The United States has the highest incarceration rate in the world. In 1980, approximately 500,000 people were behind bars in this country. In 2015, this figure tops 2.2 million (nearly two-thirds of whom are non-white), incarcerated in jails, state prisons, and federal prisons. This course will examine the constitutional law, and some statutory law, relevant to their incarceration. Topics will include free speech and religious rights in prison, the Eighth Amendment's ban on cruel and unusual punishments, the prison disciplinary process, solitary and supermax confinement, felon disenfranchisement, prisoner access to the courts, and race discrimination. We'll also look at Congress's efforts to regulate both prison and litigation brought by prisoners, examining the Prison Litigation Reform Act and the application of the Americans with Disabilities Act within prisons and jails. Finally, we'll examine constitutional remedies, studying the law of injunctive relief in constitutional cases brought by inmates, and also some of the issues raised by damage actions. (We will not discuss criminal procedure, habeas corpus, or sentencing.) This course is for anyone interested in civil rights, criminal prosecution, or criminal defense.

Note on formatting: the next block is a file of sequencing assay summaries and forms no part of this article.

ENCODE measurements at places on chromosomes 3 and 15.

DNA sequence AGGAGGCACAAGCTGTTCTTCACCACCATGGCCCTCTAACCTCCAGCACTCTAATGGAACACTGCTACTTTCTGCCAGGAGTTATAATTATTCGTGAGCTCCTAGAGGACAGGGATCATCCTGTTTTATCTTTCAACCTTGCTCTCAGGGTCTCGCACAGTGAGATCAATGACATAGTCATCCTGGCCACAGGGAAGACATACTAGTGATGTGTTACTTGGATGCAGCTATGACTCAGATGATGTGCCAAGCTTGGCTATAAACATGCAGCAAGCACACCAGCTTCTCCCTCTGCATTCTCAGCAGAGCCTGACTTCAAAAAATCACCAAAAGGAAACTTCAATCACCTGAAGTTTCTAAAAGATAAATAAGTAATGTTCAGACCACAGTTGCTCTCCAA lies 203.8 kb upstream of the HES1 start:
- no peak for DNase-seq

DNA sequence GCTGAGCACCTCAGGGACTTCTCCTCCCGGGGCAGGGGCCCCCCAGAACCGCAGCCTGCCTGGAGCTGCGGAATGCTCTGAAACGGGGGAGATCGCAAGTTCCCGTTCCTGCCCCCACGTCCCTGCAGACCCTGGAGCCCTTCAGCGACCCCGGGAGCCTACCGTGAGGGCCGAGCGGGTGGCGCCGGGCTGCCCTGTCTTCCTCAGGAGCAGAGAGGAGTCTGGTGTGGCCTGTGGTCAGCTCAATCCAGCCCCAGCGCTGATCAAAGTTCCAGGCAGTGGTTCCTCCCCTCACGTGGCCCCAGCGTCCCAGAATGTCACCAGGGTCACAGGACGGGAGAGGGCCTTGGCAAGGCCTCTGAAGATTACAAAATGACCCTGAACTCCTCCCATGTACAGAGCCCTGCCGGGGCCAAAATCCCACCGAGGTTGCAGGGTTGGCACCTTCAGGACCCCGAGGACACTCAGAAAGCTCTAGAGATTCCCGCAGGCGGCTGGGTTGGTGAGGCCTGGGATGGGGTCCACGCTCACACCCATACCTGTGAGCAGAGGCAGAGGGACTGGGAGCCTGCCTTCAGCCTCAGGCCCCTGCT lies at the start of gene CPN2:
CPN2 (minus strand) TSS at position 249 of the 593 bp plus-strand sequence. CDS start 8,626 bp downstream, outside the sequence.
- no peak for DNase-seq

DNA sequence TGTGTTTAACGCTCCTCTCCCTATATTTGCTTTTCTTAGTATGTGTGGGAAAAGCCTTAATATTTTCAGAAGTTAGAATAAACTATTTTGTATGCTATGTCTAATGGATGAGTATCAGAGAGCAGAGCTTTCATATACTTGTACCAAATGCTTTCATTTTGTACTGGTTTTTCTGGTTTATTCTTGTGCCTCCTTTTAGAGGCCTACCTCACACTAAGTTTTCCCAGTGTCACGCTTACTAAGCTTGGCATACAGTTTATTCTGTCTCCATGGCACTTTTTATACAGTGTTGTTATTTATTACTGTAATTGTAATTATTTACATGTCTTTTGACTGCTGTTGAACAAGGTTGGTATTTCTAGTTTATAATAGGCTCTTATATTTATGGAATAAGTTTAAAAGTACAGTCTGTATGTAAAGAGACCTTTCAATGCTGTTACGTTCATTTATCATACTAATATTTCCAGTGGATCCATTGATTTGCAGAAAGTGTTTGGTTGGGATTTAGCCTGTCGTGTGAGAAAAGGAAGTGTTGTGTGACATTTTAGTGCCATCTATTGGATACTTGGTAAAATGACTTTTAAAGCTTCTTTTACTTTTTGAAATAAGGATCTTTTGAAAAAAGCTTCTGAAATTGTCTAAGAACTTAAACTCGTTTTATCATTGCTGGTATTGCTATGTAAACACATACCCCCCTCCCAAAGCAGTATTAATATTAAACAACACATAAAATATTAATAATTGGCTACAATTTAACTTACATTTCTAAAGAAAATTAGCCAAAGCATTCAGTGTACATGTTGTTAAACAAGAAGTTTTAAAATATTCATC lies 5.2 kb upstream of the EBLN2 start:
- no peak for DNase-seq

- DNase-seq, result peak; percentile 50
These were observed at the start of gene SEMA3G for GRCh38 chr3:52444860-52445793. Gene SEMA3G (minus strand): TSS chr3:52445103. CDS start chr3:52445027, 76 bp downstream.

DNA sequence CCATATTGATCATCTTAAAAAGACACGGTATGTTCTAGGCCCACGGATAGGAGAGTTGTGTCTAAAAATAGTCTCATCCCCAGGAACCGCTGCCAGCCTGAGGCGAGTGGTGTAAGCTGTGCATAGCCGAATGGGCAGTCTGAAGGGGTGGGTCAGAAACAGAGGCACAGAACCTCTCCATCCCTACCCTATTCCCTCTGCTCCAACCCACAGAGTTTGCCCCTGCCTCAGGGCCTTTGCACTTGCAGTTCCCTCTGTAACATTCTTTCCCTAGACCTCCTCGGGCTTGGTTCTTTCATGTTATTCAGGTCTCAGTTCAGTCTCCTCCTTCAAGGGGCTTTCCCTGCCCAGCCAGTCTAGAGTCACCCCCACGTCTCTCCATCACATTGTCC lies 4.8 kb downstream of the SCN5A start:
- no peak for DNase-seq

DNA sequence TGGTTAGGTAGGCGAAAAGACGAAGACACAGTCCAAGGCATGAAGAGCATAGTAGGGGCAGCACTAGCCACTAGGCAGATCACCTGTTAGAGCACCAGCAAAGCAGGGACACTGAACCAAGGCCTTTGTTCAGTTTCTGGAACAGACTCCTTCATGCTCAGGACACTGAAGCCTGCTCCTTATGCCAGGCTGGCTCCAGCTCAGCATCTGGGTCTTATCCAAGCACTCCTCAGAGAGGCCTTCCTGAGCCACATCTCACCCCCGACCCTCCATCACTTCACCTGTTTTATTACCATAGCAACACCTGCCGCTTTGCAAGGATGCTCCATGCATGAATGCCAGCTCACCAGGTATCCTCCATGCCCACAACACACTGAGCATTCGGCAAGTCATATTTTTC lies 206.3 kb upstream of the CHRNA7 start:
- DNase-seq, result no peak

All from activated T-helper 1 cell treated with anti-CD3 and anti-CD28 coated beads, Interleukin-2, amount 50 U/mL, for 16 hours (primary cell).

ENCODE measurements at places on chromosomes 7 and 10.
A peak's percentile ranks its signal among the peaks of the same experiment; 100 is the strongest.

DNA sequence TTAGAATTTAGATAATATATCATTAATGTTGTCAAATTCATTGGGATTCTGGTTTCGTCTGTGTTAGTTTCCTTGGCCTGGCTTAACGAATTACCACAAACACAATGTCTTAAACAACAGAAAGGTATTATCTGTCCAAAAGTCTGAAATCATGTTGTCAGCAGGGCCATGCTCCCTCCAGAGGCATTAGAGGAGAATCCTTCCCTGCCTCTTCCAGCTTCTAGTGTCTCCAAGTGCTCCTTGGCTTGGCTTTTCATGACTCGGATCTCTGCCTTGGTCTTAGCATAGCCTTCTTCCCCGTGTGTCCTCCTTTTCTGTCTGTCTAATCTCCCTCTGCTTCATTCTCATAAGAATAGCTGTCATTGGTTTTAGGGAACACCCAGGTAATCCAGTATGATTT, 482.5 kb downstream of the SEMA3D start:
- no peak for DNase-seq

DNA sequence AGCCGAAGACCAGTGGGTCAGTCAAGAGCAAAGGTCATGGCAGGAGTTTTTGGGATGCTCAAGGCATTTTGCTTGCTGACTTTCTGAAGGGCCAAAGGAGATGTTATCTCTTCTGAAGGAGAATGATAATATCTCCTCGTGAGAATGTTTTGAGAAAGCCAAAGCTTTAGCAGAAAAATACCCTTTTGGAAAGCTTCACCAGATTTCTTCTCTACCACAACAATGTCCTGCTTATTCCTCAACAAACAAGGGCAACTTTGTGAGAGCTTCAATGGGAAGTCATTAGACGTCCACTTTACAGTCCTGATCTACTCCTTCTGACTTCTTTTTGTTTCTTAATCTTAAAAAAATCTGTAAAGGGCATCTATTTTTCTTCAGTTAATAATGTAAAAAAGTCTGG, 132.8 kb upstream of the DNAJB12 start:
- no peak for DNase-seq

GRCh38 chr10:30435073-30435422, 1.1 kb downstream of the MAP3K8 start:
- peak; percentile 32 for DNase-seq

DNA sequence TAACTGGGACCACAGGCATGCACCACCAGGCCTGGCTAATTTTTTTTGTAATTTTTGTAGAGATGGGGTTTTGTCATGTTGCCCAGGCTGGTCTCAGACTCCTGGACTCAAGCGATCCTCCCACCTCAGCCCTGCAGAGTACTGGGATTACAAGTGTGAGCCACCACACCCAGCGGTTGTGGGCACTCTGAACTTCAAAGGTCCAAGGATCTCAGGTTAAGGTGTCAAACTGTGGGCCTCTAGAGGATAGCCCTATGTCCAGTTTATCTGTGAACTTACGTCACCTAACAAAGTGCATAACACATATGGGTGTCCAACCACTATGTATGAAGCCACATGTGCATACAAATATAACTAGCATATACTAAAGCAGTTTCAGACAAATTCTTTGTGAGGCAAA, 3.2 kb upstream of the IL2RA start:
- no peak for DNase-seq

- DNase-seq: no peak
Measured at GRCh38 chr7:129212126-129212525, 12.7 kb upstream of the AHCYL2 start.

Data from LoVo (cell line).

Comments/Suggestions | Site Map | Work Requests | Admin Portal | Disclaimer | Supported Browsers | U of M Home
Regents of the
University of Michigan. All images property of Michigan Law
The University of Michigan Law School.
625 South State Street,
Ann Arbor, Michigan
48109-1215 USA - Contact Us